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Article: Sources of information and health beliefs related to SARS and avian influenza among Chinese Communities in the United Kingdom and the Netherlands, compared to the general population in these countries

TitleSources of information and health beliefs related to SARS and avian influenza among Chinese Communities in the United Kingdom and the Netherlands, compared to the general population in these countries
Authors
Issue Date2009
PublisherSpringer New York LLC. The Journal's web site is located at http://www.springer.com/medicine/journal/12529
Citation
International Journal Of Behavioral Medicine, 2009, v. 16 n. 1, p. 49-57 How to Cite?
AbstractBackground: Ethnic minorities in Europe such as the Chinese may need a special strategy with regard to risk communication about emerging infectious diseases. To engage them in precautionary actions, it is important to know their information sources, knowledge, and health beliefs. Purpose: This study's purpose is to study the use of information sources, knowledge, and health beliefs related to SARS and avian flu of Chinese people in the UK and The Netherlands, and to make comparisons with the general population in these countries. Method: Results of a self-administered questionnaire among 300 British/Dutch Chinese were compared to data obtained from a computer-assisted phone survey among the general population (n∈=∈800). Results: British/Dutch Chinese got most information about emerging diseases from family and friends, followed by Chinese media and British/Dutch TV. They had less confidence than general groups in their doctor, government agencies, and consumer/patient interest groups. Their knowledge of SARS was high. They had a lower perceived threat than general populations with regard to SARS and avian flu due to a lower perceived severity. They had higher self-efficacy beliefs regarding SARS and avian flu. Conclusion: In case of new outbreaks of SARS/avian flu in China, local authorities in the UK and The Netherlands can best reach Chinese people through informal networks and British/Dutch TV, while trying to improve confidence in information from the government. In communications, the severity of the disease rather than the susceptibility appears to need most attention. © 2009 International Society of Behavioral Medicine.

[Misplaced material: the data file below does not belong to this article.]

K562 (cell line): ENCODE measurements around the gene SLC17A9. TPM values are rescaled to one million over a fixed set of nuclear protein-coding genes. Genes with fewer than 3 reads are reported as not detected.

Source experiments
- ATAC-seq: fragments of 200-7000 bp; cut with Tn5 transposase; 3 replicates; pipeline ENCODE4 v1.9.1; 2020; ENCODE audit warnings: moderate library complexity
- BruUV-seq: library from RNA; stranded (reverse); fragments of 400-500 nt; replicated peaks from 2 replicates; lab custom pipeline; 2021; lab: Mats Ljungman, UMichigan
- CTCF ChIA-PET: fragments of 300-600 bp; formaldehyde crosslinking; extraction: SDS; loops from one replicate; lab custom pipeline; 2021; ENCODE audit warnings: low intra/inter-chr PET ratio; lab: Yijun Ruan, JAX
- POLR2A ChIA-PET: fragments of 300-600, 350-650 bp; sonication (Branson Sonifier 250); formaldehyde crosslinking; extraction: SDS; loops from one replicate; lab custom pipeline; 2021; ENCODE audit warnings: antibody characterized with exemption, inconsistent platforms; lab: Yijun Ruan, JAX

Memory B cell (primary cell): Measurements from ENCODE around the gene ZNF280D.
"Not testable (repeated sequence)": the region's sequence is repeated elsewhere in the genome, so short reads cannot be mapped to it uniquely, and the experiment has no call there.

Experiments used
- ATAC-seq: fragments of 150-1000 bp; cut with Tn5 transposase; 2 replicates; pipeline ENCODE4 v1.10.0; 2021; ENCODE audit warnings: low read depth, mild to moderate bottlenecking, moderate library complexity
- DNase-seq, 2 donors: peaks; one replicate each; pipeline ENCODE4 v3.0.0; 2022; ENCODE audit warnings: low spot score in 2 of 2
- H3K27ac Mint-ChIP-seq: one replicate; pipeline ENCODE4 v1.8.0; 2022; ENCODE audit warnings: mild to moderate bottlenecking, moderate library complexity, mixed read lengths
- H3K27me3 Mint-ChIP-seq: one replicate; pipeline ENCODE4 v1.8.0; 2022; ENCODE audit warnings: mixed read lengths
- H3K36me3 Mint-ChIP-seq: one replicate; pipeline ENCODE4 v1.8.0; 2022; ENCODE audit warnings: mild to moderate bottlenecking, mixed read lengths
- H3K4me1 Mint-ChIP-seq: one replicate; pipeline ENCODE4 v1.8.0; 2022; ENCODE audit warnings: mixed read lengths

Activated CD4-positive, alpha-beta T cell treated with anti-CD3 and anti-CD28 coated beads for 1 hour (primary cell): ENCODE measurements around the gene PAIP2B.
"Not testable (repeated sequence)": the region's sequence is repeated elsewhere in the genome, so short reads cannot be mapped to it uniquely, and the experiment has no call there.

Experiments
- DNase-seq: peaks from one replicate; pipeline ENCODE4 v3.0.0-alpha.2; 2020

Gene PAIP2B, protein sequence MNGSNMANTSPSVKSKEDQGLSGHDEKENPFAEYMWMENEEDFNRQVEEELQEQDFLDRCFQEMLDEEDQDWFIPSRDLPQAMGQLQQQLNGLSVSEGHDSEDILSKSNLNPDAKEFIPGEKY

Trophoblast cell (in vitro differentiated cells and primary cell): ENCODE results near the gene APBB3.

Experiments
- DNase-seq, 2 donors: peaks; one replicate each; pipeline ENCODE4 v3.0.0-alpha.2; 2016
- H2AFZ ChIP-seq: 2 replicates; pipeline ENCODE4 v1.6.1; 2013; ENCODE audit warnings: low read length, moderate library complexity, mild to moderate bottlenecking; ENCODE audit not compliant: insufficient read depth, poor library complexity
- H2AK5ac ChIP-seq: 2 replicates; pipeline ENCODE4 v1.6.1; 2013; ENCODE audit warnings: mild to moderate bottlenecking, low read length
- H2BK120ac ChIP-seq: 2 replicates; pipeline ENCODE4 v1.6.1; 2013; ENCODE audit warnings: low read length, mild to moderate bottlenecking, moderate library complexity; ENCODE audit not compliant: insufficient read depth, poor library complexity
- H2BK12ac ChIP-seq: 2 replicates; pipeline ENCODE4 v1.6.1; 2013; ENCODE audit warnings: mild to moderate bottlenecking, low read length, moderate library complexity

Persistent Identifierhttp://hdl.handle.net/10722/176305
ISSN
2015 Impact Factor: 1.872
2015 SCImago Journal Rankings: 0.905
ISI Accession Number ID
References

 

DC FieldValueLanguage
dc.contributor.authorVoeten, HACMen_US